But alas and alack, faithful readers, it's not all sunshine and lollipops in the land of publishing. As you by now surely know, Borders is (still) in trouble.
On the last day of 2010, BGP announced it would be delaying payments to vendors (i.e. not paying publishers for books). This caused some publishers to stop shipping them books, and Borders' stock tumbled (insofar as one can tumble from under a dollar per share) as a result. After a low of $0.83/share, it's trading at heavy volume at a shaky $0.88/share. Borders' market capitalization hasn't budged much from $60 million (that's "million" with an "m"). For reference, Barnes & Nobles' (BKS) is $930 million and Amazon's (AMZN) is $82 billion ($82 thousand million).
After two top executives resigned, Borders management traveled to New York City for a meeting with major vendors, which (one assumes) included the Big Six publishers that comprise Borders' largest source of books (and therefore income). Borders is apparently asking publishers to convert delayed payments into interest-bearing debt while simultaneously trying to renegotiate their loans with GE Capital and Jefferies Group. In short: they're out of cash and trying to find a way to keep the doors open and the lights on.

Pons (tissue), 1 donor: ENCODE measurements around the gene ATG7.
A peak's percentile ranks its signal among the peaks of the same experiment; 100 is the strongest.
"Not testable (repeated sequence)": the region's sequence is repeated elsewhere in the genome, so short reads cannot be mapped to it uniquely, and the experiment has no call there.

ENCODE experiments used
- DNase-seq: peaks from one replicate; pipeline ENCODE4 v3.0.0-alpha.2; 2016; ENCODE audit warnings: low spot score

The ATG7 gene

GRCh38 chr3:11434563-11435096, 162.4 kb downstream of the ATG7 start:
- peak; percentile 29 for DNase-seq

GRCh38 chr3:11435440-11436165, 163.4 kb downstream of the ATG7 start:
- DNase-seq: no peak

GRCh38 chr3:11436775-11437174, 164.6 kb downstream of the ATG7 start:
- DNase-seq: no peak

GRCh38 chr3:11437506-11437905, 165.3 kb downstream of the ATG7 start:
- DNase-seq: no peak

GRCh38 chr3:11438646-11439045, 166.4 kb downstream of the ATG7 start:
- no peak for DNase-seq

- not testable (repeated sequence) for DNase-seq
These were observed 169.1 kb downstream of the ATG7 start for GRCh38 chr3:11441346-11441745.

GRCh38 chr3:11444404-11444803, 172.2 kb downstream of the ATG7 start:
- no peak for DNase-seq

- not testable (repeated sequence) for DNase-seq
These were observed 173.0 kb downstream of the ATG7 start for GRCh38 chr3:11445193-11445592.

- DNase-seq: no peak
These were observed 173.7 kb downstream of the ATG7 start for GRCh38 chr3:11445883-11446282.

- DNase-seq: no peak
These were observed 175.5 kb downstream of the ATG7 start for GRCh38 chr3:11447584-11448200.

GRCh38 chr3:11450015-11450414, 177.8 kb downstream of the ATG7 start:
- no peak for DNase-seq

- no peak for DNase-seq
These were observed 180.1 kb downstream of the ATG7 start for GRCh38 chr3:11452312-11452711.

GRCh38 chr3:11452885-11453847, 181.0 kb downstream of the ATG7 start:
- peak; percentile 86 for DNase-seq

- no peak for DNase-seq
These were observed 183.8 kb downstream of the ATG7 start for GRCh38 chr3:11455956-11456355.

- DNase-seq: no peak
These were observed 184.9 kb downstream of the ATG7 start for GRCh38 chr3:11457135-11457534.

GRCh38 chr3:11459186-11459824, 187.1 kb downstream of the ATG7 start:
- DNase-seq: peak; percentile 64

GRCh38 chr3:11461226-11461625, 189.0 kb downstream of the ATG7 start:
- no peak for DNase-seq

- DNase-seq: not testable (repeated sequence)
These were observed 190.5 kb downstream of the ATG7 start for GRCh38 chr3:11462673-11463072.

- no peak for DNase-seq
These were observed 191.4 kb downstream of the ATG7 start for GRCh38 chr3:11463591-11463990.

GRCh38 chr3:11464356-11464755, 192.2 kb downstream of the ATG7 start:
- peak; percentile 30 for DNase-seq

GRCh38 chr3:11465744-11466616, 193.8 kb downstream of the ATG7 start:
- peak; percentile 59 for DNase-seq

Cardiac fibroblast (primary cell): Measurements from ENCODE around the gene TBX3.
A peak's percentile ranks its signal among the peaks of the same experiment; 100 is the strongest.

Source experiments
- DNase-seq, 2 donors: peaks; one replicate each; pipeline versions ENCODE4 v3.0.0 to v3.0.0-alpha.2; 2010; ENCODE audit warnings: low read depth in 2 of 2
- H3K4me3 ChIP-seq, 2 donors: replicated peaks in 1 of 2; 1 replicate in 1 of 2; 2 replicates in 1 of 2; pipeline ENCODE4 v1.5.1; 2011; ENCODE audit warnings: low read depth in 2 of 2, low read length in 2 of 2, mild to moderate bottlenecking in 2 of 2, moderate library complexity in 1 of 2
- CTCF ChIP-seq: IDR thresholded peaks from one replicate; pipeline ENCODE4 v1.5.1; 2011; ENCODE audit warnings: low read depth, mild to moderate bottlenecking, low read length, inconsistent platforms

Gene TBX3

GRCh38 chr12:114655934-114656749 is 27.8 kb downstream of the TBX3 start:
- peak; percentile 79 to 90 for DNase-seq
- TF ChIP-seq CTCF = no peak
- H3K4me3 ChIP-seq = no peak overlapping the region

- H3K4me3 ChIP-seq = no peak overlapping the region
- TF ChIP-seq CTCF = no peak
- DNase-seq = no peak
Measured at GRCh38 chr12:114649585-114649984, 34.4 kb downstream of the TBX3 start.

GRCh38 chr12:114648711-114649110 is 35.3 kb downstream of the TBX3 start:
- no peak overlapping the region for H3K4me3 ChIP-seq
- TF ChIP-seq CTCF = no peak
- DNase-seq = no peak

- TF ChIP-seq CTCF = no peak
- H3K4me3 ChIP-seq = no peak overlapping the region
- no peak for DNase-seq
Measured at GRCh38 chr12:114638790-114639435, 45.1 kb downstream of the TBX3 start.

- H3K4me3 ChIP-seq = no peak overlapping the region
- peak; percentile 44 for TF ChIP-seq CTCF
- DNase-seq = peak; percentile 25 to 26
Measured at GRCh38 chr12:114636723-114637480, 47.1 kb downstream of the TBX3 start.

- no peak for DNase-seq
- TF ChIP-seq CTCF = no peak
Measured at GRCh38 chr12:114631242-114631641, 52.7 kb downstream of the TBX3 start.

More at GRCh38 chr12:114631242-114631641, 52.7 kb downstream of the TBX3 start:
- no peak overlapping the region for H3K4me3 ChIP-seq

With staff apparently being advised to seek employment elsewhere, however, I don't think that's going to be much longer. In my opinion, Borders will be lucky to survive the month, much less the first quarter. They're strapped for cash and straining their relationships with suppliers, and it would be the understatement of the year (granted, it's early yet) to say they're poorly positioned for the ongoing digital shift in publishing: their website is inferior to their competitors', their continous couponing and deep discounts don't seem to be slowing the decline in their sales, and without a dedicated e-reader, they're nowhere near in league with the Kindle or the Nook.
That said, gentle readers, I'm afraid (barring divine intervention or acquisition by another company) Borders is more or less finished. Amazon, Barnes & Noble, and (to a lesser extent) Apple will be left to determine the future of publishing when the dust from BGP's fall clears. I can only hope some of those empty storefronts become independent book stores.
What about you, meine Autoren? How would the demise of Borders affect you and your reading habits?